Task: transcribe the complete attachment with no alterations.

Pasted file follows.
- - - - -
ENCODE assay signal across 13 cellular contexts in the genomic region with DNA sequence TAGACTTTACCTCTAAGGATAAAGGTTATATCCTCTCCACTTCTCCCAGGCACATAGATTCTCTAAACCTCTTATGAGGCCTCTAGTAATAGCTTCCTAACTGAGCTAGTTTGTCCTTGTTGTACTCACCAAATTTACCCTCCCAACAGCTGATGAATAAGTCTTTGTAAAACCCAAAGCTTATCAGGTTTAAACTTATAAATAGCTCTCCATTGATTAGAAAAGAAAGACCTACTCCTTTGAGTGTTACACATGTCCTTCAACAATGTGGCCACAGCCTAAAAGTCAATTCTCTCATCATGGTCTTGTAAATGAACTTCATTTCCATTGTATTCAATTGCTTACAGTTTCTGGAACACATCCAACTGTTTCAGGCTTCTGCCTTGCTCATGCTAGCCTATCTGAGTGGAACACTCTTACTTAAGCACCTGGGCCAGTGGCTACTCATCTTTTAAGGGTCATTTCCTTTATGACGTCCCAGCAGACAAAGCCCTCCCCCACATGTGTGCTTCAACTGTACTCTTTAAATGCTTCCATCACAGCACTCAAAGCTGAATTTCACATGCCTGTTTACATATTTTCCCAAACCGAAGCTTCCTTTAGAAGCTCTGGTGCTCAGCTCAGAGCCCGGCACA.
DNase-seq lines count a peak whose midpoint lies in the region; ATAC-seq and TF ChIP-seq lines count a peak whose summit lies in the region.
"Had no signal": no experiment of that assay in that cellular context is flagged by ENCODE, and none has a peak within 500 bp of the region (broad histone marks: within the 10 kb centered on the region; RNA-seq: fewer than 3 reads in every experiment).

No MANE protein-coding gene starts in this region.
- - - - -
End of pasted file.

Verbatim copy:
ENCODE assay signal across 13 cellular contexts in the genomic region with DNA sequence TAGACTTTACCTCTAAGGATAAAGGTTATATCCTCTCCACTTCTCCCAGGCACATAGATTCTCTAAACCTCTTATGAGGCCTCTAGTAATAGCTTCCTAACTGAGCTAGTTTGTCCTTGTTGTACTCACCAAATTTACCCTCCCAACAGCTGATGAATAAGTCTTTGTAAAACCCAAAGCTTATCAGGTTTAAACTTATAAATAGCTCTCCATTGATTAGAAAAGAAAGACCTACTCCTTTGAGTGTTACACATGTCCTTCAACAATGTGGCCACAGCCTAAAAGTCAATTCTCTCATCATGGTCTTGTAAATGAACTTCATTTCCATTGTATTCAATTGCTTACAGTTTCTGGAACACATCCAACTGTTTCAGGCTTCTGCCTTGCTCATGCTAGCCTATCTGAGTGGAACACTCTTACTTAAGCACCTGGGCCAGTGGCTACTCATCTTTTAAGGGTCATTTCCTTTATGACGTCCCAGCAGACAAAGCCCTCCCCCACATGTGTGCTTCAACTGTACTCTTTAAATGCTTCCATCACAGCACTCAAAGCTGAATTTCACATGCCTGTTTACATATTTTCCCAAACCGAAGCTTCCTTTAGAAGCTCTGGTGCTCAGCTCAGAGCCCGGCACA.
DNase-seq lines count a peak whose midpoint lies in the region; ATAC-seq and TF ChIP-seq lines count a peak whose summit lies in the region.
"Had no signal": no experiment of that assay in that cellular context is flagged by ENCODE, and none has a peak within 500 bp of the region (broad histone marks: within the 10 kb centered on the region; RNA-seq: fewer than 3 reads in every experiment).

No MANE protein-coding gene starts in this region.